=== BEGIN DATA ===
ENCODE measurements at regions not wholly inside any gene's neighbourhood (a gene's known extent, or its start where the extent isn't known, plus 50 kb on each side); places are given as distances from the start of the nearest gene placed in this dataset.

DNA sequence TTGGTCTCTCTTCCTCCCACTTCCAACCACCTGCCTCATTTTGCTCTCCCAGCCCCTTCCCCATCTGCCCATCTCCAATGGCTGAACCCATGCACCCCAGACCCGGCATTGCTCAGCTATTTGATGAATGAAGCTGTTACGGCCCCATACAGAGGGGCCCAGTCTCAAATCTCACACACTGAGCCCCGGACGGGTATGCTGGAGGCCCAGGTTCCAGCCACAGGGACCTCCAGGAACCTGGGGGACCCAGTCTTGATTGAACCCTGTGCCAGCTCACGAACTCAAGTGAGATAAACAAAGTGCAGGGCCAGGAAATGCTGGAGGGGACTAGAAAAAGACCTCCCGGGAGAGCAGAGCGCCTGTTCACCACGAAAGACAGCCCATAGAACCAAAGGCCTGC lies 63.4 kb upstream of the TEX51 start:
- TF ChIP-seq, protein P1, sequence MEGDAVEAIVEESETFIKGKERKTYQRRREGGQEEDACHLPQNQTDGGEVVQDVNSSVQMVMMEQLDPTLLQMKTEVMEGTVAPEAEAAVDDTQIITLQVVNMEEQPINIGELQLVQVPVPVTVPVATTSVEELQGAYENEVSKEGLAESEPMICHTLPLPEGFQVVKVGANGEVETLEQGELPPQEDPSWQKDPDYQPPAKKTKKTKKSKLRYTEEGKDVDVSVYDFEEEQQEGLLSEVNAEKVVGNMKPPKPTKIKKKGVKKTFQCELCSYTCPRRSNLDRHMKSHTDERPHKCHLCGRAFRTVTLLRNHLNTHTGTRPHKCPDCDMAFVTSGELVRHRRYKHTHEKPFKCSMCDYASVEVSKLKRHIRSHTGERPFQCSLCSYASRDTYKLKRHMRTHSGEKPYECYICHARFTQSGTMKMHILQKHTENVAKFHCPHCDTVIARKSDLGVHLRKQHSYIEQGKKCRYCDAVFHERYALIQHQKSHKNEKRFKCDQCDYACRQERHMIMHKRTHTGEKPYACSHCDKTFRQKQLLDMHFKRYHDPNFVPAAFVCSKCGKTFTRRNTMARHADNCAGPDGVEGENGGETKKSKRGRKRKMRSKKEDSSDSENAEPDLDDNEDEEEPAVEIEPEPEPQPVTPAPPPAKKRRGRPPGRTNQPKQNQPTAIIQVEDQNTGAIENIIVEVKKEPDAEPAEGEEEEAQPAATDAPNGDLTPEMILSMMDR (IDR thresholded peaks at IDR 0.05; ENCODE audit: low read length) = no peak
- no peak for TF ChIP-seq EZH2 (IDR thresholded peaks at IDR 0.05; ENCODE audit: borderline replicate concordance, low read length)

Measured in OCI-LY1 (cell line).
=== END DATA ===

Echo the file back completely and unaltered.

ENCODE measurements at regions not wholly inside any gene's neighbourhood (a gene's known extent, or its start where the extent isn't known, plus 50 kb on each side); places are given as distances from the start of the nearest gene placed in this dataset.

DNA sequence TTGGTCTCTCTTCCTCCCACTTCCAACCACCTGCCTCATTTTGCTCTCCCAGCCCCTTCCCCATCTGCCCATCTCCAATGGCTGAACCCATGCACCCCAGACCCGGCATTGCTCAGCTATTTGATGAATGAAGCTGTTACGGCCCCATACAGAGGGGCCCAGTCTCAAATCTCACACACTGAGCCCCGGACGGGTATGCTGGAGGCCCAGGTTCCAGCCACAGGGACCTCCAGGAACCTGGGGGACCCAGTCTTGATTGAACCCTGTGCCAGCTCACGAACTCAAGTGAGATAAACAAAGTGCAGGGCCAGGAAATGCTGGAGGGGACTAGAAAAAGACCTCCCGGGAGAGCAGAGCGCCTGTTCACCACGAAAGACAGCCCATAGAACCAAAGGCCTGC lies 63.4 kb upstream of the TEX51 start:
- TF ChIP-seq, protein P1, sequence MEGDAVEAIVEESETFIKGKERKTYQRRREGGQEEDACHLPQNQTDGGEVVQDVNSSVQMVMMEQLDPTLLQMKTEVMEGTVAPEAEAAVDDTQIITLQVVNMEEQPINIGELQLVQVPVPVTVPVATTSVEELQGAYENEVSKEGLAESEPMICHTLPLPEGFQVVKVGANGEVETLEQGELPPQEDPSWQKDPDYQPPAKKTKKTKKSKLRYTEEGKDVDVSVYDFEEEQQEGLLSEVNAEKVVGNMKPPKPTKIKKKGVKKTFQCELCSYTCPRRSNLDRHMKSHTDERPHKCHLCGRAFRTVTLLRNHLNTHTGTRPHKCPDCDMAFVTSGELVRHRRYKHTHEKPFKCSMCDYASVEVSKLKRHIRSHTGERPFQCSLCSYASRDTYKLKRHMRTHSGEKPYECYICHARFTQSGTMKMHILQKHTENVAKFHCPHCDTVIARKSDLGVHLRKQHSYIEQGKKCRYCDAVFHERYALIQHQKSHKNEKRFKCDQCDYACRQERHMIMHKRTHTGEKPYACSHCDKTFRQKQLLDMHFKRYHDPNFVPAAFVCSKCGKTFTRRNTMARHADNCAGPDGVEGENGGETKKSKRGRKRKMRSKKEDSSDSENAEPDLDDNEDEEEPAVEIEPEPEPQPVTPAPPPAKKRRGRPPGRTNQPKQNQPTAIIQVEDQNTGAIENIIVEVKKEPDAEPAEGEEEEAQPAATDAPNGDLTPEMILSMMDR (IDR thresholded peaks at IDR 0.05; ENCODE audit: low read length) = no peak
- no peak for TF ChIP-seq EZH2 (IDR thresholded peaks at IDR 0.05; ENCODE audit: borderline replicate concordance, low read length)

Measured in OCI-LY1 (cell line).